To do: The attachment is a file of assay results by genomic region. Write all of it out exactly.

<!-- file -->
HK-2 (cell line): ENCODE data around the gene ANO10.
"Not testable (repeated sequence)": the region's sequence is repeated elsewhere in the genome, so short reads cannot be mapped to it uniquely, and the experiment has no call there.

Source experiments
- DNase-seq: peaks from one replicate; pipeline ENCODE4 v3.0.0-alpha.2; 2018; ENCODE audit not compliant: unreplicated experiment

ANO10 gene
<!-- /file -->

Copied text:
HK-2 (cell line): ENCODE data around the gene ANO10.
"Not testable (repeated sequence)": the region's sequence is repeated elsewhere in the genome, so short reads cannot be mapped to it uniquely, and the experiment has no call there.

Source experiments
- DNase-seq: peaks from one replicate; pipeline ENCODE4 v3.0.0-alpha.2; 2018; ENCODE audit not compliant: unreplicated experiment

ANO10 gene